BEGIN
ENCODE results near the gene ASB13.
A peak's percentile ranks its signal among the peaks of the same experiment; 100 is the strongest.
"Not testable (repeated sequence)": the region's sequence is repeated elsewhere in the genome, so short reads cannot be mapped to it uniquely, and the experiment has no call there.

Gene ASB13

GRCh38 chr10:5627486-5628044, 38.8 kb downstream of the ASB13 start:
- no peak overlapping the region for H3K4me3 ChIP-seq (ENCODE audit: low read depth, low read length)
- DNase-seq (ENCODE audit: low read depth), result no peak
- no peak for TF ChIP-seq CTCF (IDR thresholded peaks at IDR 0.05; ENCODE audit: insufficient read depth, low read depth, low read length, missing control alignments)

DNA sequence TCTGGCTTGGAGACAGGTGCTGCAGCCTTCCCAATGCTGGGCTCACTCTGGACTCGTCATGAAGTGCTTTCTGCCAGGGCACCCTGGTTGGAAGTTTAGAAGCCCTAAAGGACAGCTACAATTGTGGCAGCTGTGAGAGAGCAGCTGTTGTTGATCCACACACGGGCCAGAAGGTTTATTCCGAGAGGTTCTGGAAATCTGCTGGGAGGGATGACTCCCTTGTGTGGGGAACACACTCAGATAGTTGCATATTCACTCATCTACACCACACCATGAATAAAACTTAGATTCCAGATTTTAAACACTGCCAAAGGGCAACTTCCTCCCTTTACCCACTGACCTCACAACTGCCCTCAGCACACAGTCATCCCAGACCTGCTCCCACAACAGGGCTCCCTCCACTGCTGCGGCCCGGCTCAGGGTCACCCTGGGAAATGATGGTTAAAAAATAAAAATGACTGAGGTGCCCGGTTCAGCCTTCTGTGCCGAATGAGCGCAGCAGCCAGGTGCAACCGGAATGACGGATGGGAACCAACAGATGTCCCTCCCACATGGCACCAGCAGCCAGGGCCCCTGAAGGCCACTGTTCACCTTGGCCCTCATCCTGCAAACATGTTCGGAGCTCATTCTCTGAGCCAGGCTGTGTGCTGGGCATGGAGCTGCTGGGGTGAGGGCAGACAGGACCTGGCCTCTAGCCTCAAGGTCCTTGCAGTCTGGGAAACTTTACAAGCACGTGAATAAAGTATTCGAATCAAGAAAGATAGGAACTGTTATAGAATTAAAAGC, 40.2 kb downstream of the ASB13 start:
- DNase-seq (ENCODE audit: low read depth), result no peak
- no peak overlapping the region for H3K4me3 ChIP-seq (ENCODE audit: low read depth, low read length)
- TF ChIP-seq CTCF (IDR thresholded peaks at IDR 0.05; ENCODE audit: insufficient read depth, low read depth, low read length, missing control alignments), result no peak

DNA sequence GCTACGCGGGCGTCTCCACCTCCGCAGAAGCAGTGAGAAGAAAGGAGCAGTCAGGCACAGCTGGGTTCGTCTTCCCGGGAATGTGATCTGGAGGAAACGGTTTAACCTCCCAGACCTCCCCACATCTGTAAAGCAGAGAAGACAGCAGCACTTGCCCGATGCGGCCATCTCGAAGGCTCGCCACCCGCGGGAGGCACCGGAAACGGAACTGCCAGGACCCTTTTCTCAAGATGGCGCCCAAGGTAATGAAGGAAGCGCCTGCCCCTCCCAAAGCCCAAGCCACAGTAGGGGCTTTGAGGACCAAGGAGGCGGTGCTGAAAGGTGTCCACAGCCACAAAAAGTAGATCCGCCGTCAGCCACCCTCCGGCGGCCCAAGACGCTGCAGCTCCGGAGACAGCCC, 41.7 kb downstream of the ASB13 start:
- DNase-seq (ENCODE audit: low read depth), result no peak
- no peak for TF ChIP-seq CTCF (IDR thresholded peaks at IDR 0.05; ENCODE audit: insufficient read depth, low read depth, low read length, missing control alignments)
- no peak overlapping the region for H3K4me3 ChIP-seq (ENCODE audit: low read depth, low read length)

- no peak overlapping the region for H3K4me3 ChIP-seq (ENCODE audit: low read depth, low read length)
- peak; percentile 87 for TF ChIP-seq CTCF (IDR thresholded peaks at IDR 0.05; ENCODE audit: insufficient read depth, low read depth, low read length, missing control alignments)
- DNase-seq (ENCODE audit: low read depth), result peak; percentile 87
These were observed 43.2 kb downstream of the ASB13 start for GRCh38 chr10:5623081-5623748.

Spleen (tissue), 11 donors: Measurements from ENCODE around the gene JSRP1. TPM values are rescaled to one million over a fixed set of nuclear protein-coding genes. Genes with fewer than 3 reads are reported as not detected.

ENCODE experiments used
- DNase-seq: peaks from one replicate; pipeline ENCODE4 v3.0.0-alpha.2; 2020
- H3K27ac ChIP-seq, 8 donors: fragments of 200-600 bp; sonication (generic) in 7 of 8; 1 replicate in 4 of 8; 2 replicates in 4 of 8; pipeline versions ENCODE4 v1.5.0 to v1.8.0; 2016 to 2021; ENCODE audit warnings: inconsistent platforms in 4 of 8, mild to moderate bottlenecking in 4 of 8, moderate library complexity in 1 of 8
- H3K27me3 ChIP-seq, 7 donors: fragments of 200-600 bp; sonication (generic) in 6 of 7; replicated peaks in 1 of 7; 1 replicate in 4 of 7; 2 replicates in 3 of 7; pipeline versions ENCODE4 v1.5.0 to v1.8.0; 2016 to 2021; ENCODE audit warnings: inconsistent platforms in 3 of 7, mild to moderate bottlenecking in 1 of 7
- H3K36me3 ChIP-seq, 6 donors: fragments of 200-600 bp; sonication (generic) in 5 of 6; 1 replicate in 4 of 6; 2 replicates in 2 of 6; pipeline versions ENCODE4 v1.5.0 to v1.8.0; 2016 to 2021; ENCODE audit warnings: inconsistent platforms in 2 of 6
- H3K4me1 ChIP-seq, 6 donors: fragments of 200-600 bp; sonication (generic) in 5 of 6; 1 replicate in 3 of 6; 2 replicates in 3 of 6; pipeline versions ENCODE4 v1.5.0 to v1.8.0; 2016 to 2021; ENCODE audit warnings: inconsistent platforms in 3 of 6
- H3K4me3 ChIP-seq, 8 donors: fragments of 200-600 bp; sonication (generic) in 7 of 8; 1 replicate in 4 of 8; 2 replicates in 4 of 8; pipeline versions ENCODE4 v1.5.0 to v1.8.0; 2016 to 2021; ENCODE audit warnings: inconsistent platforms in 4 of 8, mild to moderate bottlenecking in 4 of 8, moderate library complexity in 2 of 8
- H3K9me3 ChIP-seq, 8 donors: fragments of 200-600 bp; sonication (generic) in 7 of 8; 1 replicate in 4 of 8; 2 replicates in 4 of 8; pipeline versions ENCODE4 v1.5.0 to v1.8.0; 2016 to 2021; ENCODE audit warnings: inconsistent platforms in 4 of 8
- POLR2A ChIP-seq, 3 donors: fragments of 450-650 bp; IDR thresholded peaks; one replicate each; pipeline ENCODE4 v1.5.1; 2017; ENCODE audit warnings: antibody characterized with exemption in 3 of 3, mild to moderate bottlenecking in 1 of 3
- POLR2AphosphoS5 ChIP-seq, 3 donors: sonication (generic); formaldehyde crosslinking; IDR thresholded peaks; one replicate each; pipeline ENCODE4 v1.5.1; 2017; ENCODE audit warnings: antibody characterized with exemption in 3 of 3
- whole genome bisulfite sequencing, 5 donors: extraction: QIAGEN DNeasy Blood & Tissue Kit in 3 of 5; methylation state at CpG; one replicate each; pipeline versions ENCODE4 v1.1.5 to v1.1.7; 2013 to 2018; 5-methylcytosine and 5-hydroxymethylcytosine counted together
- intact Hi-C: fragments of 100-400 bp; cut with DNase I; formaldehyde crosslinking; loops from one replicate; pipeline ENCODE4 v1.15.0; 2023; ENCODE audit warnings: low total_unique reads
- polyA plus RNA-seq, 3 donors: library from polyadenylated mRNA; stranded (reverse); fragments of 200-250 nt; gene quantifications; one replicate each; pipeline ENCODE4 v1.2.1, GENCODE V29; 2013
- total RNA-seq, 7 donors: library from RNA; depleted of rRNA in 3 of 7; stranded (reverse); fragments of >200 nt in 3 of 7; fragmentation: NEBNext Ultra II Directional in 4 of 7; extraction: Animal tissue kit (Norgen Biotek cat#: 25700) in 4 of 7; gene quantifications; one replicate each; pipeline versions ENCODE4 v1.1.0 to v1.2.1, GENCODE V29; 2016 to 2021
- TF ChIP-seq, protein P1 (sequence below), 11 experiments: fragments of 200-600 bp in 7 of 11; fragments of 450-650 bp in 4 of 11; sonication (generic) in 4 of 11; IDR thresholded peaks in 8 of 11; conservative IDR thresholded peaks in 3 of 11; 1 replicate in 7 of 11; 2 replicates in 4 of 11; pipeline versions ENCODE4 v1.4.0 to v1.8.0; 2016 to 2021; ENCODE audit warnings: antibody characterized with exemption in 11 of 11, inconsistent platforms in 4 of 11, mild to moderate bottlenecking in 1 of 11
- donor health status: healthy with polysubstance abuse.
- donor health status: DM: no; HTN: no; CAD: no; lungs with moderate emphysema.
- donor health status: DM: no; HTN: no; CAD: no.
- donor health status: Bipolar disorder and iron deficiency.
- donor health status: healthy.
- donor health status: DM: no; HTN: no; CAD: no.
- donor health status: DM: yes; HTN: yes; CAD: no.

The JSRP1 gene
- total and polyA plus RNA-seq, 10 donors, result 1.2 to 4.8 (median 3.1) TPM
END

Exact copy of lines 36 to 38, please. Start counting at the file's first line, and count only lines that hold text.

- TF ChIP-seq, protein P1 (sequence below), 11 experiments: fragments of 200-600 bp in 7 of 11; fragments of 450-650 bp in 4 of 11; sonication (generic) in 4 of 11; IDR thresholded peaks in 8 of 11; conservative IDR thresholded peaks in 3 of 11; 1 replicate in 7 of 11; 2 replicates in 4 of 11; pipeline versions ENCODE4 v1.4.0 to v1.8.0; 2016 to 2021; ENCODE audit warnings: antibody characterized with exemption in 11 of 11, inconsistent platforms in 4 of 11, mild to moderate bottlenecking in 1 of 11
- donor health status: healthy with polysubstance abuse.
- donor health status: DM: no; HTN: no; CAD: no; lungs with moderate emphysema.